Statement by Amb. Andrey Krutskikh, Special Representative of the President of the Russian Federation for International Cooperation in the Field of Information Security at the First Session of the UN Open-ended Working Group on Developments in the Field of Information and Telecommunications in the Context of International Security, New York, 3-4 June 2019
I would like to congratulate everyone on the opening of the first-ever session of the UN Open-ended Working Group (OEWG) on International Information Security (IIS) and express gratitude to the UN Office for Disarmament Affairs and, personally, to Under-Secretary-General and High Representative for Disarmament Affairs Ms. Izumi Nakamitsu for its organization.
We congratulate Switzerland on its election as the Group's Chair. This places an important and responsible burden on its shoulders. Switzerland will undoubtedly leave its mark in the history of the United Nations as a country that led the work of the first OEWG. Russia wishes the Chair success in this challenging work and expresses its full readiness to contribute to the effectiveness of the Group's activities.
I regret to note that, while the international community is trying to establish an effective dialogue on IIS within the United Nations, the situation in the use of the information and communication technologies (ICTs) is becoming more and more tense.
Malicious use of ICTs poses a threat of violation of states' sovereignty and interference into their internal affairs.
The greatest danger is that incidents online can lead to a full-scale war offline. The doctrine of so-called preventive cyber strikes promoted by a number of countries poses a real threat to international peace and security. This doctrine considers the use of force a legitimate response to potential cyberattacks. In our view, such an approach is inadmissible. We need to avoid the situations when a state independently and without any evidence determines a potential source ofthreats stemming from the use of ICTs and carries out a devastating punitive strike as it deems fit.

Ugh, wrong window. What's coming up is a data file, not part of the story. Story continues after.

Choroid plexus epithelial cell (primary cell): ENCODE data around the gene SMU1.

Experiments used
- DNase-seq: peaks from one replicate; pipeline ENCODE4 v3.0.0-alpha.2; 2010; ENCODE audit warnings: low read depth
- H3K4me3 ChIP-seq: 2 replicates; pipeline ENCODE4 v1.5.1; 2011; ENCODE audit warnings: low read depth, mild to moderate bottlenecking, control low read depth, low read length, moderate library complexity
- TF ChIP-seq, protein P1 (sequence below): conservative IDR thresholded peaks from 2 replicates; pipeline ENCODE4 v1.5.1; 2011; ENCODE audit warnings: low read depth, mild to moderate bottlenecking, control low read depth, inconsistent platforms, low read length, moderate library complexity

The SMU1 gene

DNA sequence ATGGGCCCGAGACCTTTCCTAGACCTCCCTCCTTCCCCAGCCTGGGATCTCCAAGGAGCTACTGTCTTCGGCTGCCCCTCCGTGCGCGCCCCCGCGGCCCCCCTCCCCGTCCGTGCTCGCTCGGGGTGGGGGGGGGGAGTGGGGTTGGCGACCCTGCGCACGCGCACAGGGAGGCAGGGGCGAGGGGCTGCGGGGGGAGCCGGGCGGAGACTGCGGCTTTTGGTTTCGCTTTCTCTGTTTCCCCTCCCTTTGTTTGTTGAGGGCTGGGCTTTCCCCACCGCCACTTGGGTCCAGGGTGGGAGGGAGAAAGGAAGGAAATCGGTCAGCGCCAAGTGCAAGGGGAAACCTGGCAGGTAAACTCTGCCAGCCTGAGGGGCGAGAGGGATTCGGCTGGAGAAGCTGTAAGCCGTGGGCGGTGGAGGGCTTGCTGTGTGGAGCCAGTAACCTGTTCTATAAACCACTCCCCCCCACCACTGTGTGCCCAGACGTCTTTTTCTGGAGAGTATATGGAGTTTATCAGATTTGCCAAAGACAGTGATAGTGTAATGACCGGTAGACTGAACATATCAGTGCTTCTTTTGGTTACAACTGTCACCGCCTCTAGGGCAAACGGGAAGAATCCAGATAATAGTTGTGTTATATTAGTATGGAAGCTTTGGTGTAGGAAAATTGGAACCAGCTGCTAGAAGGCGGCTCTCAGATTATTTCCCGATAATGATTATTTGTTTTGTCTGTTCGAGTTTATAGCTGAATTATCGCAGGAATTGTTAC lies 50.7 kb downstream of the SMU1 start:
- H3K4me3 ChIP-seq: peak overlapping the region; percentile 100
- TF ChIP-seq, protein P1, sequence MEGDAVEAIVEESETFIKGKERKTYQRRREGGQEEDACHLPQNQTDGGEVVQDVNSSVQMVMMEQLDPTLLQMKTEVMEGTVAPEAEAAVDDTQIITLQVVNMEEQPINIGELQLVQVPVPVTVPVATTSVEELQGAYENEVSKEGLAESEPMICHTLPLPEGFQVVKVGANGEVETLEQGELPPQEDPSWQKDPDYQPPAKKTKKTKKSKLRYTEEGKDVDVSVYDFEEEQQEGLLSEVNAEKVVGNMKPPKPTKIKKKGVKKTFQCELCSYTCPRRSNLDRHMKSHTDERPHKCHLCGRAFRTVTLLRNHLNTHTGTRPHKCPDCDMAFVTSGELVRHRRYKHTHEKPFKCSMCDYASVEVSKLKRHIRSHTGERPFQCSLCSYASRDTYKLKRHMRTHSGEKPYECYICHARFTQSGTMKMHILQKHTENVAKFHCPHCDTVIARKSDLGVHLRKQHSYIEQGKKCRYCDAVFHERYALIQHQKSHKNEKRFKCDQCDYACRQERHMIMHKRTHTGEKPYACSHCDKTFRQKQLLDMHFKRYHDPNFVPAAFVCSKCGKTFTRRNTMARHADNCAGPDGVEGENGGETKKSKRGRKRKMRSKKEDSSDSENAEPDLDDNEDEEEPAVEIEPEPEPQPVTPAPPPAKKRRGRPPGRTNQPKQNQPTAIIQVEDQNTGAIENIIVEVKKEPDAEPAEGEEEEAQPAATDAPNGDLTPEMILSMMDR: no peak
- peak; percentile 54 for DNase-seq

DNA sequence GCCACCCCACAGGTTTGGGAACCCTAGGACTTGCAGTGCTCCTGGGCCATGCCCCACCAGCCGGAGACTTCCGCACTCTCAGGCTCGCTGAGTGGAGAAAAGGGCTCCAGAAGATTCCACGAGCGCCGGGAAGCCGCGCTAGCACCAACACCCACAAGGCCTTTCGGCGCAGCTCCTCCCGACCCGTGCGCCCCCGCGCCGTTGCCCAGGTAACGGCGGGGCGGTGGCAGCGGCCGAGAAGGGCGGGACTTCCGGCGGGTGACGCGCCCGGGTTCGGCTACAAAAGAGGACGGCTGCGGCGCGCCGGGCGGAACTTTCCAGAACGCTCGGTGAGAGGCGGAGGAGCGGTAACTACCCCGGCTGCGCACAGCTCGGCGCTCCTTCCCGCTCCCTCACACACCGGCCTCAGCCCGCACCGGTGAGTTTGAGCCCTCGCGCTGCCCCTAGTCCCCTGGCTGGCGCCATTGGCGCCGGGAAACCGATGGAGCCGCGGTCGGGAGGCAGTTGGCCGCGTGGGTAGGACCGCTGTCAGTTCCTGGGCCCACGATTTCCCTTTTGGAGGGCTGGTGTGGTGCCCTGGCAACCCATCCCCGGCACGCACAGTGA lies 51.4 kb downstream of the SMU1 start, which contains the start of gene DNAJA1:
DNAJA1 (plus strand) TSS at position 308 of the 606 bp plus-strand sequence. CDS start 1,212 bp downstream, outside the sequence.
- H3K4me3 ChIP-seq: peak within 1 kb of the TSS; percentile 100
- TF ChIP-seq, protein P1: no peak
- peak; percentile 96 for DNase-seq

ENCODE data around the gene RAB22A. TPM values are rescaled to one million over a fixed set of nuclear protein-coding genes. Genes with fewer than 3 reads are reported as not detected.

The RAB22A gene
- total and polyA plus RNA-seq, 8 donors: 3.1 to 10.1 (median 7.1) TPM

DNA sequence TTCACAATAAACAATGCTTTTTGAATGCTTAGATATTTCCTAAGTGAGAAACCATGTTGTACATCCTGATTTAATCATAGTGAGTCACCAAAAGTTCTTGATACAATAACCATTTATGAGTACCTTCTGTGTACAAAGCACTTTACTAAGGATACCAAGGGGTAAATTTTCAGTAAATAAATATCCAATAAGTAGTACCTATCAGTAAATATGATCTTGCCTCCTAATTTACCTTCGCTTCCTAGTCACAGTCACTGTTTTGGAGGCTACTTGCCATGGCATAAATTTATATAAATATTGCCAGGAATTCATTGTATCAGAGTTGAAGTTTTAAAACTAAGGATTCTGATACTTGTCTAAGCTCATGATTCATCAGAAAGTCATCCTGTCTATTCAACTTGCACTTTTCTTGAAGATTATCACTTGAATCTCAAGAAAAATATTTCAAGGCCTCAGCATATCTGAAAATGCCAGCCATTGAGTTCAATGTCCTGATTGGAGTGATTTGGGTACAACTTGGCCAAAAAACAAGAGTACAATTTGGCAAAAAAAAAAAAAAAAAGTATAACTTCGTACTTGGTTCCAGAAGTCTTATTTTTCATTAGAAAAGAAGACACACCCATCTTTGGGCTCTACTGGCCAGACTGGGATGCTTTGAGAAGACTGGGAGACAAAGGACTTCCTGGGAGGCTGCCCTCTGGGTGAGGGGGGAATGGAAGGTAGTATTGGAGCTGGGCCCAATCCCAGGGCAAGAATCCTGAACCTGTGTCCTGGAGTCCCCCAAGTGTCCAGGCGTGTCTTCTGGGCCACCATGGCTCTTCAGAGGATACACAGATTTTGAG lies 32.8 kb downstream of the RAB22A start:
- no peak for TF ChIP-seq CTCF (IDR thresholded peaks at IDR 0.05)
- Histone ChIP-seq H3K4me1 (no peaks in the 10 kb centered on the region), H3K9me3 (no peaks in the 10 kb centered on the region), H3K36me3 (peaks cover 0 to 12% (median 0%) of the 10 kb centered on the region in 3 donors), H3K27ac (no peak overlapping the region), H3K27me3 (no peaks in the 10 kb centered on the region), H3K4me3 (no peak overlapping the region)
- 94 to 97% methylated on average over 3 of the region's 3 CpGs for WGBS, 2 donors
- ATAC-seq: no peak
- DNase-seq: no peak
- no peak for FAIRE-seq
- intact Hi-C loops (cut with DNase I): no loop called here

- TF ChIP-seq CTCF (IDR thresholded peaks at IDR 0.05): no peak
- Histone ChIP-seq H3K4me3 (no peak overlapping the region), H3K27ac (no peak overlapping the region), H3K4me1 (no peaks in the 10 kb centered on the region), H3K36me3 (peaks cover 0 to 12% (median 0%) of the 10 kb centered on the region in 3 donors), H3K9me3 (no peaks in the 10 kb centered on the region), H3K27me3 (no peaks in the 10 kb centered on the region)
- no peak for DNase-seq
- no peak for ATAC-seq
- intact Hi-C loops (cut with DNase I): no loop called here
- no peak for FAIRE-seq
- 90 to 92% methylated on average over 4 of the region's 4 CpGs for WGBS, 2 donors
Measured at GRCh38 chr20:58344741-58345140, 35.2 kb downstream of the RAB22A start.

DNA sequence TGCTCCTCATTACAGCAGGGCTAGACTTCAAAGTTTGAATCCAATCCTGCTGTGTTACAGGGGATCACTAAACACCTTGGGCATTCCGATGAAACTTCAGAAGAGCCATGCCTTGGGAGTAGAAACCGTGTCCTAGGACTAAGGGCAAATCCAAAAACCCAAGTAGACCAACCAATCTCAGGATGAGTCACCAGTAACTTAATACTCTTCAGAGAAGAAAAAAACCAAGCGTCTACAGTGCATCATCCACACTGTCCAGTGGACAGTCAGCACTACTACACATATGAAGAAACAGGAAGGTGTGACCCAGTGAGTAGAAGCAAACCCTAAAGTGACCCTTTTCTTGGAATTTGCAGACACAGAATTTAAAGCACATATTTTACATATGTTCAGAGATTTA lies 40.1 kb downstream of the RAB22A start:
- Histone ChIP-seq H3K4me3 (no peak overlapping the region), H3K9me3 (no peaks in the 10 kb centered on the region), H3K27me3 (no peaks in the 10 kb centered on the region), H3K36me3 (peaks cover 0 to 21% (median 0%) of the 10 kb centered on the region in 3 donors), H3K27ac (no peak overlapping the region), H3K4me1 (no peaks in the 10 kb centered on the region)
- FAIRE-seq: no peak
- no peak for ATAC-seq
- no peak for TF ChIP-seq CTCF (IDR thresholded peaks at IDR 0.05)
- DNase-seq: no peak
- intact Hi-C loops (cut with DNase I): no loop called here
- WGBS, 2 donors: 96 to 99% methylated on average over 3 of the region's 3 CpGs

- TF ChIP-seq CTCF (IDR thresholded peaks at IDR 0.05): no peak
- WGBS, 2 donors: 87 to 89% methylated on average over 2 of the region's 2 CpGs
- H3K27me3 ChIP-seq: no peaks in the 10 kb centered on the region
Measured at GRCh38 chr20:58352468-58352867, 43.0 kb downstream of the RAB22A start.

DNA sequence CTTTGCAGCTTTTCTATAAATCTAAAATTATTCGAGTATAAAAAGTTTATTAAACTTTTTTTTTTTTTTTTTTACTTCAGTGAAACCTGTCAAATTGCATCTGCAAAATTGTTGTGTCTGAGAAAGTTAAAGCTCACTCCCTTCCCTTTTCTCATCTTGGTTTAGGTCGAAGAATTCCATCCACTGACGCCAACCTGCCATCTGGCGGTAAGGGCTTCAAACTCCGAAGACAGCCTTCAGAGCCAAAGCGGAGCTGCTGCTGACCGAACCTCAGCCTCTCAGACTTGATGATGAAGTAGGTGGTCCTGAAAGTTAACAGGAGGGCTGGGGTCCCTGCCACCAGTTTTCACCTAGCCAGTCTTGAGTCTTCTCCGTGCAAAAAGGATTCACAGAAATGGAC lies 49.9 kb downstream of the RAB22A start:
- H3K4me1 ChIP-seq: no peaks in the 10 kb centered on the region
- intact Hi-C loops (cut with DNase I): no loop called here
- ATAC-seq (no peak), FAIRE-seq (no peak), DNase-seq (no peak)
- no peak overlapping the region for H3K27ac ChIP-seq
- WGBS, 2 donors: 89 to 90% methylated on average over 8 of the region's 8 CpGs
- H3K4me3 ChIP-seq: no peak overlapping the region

Unfortunately, some states have already put this concept into practice. They do so without appropriate authorization of the UN Security Council, bypassing the UN Charter. The accused party has no chance to protect its rights through legal action. Is this what the applicability of international law to information space is about? On the contrary, such steps lead to the establishment of a dictate and rule of force in digital field and undermine trust between states.
Today the social and economic progress is totally dependent on the ICTs. They set the pace for the development of almost all innovative industries: digital economy, artificial intelligence, the Internet of Things, unmanned vehicles, smart cities, telemedicine and other products of the technological revolution. However, all of these achievements are nowadays critically vulnerable in the face of IIS threats and remain hostage to this unsolved political problem.
Yet these days technological progress in the field of ICTs is a privilege of the developed countries. Others get not its profits but its residue. For instance, developed countries, concerned about their environment, take their electronic waste to the developing countries for disposal, instead of rendering them real assistance in building their own digital potential. Thus, the developing states basically become hostage to the cyber neocolonialism policy. At the end of the day, this limits their capacity to protect their citizens, businesses and sovereignty as a whole.
The use of ICTs for criminal purposes is another acute problem. According to UN Secretary-General António Guterres, in 2017 the world economy's official losses resulting from actions of carried out by criminals with the use of ICTs amounted to 1.5 trillion US dollars. As estimated by the World Economic Forum, by 2022 this figure could reach 8 trillion US dollars and exceed the total income from the use of the Internet.